But the digital divide has multiple dimensions. It encompasses home broadband adoption, smartphones, digital readiness, and tech support. Certain population segments – such as low-income Americans – significantly trail well-off Americans. The American Community Survey’s 2017 1-year estimate shows that 83.5% of households subscribe to broadband at home. Yet 95% of households with annual incomes over $75,000 subscribe to broadband compared with 59% for poor households (those with annual incomes below $20,000).
Smartphones are another tool for online access. Some 77% of all Americans had one by early 2018, but variation around income is significant. The Pew Research Centerfinds that 67% of those in households with annual incomes below $30,000 had smartphones compared with 93% for those in homes with annual incomes over $75,000. Although smartphones are obviously pathways to the internet, it is not at all clear that smartphones as a person’s sole access point to the internet is an adequate substitutefor a home wireline subscription. In fact, most of the growth in “smartphone-only” Americans in recent years has been among low-income Americans, suggesting the substitution phenomenon is more about affordability and less about functionality.
Although these aggregate gaps in adoption by income warrant attention, their severity tracks household income differences that unfold at the local level. This means solutions to digital inequality should emerge locally – often neighborhood by neighborhood. For the most part, though, federal policymakers are not well attuned to this.
The current buzz over 5G wireless networks is an example, as 5G deployment is both expensive and radically local. Estimates for nationwide buildout reach $275 billion, which means, like any other capital intensive network infrastructure, 5G buildout cannot happen all at once everywhere. Buildout may not just be block-by-block, but structure-by-structure; 5G will require 800,000 small cell sites by 2026, more than twice the number (323,448) deployed at the end of 2017.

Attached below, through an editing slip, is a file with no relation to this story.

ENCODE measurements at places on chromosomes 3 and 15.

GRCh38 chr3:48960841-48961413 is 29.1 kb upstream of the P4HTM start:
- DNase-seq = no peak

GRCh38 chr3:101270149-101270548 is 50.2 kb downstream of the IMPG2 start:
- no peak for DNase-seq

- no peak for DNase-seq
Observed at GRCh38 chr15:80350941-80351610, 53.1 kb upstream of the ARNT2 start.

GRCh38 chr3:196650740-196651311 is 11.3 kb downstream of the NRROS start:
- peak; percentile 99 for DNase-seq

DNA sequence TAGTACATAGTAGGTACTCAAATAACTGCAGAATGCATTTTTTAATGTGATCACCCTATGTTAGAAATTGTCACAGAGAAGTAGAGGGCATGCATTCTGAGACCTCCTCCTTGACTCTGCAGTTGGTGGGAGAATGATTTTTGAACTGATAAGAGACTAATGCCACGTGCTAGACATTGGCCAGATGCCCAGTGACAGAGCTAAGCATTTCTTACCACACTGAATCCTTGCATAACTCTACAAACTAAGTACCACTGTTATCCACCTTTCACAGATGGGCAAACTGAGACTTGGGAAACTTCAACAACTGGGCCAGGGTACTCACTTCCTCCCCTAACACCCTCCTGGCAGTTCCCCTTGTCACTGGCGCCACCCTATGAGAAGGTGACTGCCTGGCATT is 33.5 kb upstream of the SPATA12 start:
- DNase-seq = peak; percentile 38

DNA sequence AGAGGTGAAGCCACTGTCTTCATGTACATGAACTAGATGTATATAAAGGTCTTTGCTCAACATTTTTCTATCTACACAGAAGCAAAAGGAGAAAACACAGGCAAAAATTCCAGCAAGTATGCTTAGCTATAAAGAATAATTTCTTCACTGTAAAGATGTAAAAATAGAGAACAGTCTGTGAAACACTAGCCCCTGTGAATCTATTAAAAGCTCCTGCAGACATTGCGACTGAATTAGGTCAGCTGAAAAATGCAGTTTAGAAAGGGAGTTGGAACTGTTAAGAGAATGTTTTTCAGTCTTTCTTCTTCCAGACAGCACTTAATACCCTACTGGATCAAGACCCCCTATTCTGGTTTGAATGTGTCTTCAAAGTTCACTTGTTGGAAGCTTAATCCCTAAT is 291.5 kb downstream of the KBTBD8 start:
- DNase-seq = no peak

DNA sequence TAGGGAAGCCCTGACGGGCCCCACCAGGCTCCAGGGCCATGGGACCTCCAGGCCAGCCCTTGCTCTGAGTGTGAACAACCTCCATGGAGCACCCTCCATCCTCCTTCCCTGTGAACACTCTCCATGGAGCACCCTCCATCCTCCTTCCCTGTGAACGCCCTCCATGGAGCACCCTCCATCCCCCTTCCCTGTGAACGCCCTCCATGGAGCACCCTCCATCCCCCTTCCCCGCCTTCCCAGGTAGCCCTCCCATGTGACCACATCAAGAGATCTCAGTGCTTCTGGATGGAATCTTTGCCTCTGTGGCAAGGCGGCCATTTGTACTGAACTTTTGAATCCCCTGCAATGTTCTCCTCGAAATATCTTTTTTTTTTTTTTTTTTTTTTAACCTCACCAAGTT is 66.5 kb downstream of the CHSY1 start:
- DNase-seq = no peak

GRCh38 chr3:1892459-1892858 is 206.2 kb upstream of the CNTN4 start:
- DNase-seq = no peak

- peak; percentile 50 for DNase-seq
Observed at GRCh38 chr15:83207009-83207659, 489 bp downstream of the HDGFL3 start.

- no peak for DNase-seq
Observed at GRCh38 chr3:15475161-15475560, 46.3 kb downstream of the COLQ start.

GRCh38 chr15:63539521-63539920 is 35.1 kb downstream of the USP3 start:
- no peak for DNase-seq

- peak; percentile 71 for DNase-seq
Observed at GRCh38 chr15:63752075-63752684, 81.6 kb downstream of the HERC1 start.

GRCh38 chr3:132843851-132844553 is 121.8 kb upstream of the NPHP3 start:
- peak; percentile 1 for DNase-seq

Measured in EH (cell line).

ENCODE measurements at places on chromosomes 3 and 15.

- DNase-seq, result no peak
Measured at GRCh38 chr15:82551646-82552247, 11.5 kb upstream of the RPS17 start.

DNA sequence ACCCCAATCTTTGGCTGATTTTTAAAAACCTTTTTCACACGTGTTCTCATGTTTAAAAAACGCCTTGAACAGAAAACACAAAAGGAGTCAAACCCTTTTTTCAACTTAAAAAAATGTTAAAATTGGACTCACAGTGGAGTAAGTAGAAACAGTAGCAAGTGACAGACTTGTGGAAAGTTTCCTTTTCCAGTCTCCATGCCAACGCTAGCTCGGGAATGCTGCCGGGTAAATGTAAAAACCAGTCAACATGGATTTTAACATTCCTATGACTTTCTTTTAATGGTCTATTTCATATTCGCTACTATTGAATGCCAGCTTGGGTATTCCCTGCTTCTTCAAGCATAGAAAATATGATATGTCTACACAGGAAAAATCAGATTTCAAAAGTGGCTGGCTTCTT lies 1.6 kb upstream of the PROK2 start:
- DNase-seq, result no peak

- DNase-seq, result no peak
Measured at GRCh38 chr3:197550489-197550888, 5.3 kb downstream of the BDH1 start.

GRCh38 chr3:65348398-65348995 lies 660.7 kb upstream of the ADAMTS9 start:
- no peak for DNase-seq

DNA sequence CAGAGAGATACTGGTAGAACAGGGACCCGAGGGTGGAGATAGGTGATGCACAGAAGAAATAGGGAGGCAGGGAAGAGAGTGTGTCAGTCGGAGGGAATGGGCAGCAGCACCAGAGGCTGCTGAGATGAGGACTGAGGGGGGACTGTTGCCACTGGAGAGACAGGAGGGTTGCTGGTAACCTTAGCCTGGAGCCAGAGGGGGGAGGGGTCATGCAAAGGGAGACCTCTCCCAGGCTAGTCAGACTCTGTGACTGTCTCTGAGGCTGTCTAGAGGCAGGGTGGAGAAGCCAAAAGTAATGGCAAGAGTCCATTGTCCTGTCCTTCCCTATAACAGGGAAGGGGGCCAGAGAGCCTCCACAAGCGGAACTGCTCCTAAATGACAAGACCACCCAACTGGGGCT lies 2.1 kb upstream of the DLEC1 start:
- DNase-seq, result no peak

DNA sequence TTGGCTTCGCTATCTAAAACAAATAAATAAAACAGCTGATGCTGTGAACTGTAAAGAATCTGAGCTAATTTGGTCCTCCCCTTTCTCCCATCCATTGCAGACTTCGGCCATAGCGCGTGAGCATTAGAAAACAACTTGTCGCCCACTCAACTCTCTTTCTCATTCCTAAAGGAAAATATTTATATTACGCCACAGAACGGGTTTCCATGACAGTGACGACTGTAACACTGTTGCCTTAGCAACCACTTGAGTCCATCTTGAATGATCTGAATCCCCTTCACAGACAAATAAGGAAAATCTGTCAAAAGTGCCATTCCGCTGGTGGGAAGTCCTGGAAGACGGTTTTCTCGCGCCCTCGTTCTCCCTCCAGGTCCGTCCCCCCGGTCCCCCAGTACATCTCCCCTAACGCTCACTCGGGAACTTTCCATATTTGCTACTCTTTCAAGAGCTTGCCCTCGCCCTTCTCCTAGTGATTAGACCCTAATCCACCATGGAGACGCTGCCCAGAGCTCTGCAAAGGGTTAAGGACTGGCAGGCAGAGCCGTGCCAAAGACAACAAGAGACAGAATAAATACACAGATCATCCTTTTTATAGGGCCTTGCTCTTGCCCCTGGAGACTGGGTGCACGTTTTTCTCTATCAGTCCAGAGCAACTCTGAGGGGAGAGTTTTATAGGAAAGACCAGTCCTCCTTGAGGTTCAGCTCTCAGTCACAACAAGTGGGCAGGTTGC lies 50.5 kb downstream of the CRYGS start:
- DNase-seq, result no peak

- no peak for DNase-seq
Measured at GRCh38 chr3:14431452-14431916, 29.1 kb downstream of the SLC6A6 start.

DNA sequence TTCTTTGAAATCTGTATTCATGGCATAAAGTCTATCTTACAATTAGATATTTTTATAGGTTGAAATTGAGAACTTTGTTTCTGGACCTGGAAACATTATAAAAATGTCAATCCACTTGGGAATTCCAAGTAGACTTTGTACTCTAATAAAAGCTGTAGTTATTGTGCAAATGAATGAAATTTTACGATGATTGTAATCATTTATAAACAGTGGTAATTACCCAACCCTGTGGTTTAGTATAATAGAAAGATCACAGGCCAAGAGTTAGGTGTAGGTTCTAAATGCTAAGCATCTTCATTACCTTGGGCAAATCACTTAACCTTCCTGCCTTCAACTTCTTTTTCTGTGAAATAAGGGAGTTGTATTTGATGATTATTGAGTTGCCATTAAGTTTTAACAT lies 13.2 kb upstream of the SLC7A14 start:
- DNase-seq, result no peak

For sound reasons, this means 5G deployment will be inherently unequal, which is why 5G portends a very local “coming digital divide.” Yet the FCC is framing deployment as an international “race to 5G,” but a race that is likely to exacerbate inequality of deployment within and across cities. A “race to 5G” means an investment sprint to wealthy neighborhoods in wealthy cities, followed by a slow-walk to lower-income places. Poor and even middle-income communities are likely to see nifty new 5G apps in movies and ads long before they see them in their neighborhoods.
Back to the original question: What does the latest 706 report tell us about the digital divide? Not very much. It uses carrier-reported data that vary wildly from other methods and focuses only on a single part of the digital divide. Here are suggestions for action:
- Continue to improve metrics: As the NTIA addresses broadband mapping, it should consider bringing network speed measurement into the picture to capture network performance at the local level.
- Bolster capacity at the local level: With the digital divide becoming more local, the federal government should equip localities with the resources they need to address it. The FCC recently gutted the ability of local governments to raise resources to address digital inclusion by limiting their ability to charge fees for rights-of-way for 5G deployment. Prior to federal preemption, some places used such fees for digital inclusion planning and funding. The federal government should develop a digital inclusion planning and grant program to help defray, in part at least, lost local revenues from the FCC’s action. Senator Patty Murray recently introduced the Digital Equity Act of 2019 which offers a vehicle for such a program.
Policymakers’ focus on the digital divide will not go away anytime soon. As dialogue on it continues, better data and a broad understanding of the problem are crucial to helping decision-makers make progress on the digital divide.
John B. Horrigan is Senior Fellow at the Technology Policy Institute, with a focus on technology adoption, digital inclusion, and evaluating the outcomes and impacts of programs designed to promote communications technology adoption and use. Horrigan is also currently a consultant to the Urban Libraries Council. Horrigan served at the Federal Communications Commission as a member of the leadership team for the development of the National Broadband Plan. Additionally, he has served as an Associate Director for Research at the Pew Research Center, where he focused on libraries and their impact on communities, as well as technology adoption patterns and open government data.